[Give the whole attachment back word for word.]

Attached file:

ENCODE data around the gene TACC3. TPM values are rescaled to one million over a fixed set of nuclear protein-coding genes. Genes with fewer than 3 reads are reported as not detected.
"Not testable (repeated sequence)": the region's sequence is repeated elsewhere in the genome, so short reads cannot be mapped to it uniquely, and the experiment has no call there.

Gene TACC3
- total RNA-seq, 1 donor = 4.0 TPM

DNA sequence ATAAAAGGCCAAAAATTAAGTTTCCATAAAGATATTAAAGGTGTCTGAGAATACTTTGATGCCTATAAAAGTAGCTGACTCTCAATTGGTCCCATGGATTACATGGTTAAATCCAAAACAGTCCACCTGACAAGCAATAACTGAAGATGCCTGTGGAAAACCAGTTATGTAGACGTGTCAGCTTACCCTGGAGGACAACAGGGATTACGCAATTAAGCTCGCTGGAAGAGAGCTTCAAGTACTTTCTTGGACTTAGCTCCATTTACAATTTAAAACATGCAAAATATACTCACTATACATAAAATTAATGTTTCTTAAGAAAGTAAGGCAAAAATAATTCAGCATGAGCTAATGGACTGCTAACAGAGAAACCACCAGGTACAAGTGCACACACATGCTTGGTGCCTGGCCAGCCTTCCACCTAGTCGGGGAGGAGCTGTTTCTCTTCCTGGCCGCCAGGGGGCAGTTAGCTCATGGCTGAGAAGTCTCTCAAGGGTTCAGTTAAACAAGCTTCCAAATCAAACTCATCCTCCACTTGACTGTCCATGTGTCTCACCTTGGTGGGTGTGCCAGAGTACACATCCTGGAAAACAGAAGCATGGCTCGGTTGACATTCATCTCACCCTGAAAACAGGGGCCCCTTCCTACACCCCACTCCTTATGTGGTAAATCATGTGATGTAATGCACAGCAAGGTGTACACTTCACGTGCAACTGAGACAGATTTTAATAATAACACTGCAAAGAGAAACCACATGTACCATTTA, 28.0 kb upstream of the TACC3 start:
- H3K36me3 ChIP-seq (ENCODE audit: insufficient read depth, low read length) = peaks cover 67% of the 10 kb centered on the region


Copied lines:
ENCODE data around the gene TACC3. TPM values are rescaled to one million over a fixed set of nuclear protein-coding genes. Genes with fewer than 3 reads are reported as not detected.
"Not testable (repeated sequence)": the region's sequence is repeated elsewhere in the genome, so short reads cannot be mapped to it uniquely, and the experiment has no call there.

Gene TACC3
- total RNA-seq, 1 donor = 4.0 TPM

DNA sequence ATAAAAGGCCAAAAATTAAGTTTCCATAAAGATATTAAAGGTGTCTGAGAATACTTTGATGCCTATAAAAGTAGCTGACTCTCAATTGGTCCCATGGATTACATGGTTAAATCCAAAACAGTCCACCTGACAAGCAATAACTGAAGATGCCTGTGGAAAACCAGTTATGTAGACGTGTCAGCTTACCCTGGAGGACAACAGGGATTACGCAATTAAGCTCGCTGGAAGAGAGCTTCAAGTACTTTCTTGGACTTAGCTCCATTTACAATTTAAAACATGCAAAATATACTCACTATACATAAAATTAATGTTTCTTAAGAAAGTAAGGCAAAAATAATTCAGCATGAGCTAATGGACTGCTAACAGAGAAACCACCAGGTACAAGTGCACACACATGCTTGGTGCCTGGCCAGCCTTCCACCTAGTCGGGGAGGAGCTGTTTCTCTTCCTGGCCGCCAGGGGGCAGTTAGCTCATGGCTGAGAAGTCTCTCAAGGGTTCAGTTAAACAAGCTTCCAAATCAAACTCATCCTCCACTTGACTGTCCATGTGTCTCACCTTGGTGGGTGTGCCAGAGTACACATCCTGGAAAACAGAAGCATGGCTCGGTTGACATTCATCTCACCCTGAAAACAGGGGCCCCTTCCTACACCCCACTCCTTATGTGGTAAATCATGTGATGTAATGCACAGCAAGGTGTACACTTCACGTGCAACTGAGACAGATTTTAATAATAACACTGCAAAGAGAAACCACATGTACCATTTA, 28.0 kb upstream of the TACC3 start:
- H3K36me3 ChIP-seq (ENCODE audit: insufficient read depth, low read length) = peaks cover 67% of the 10 kb centered on the region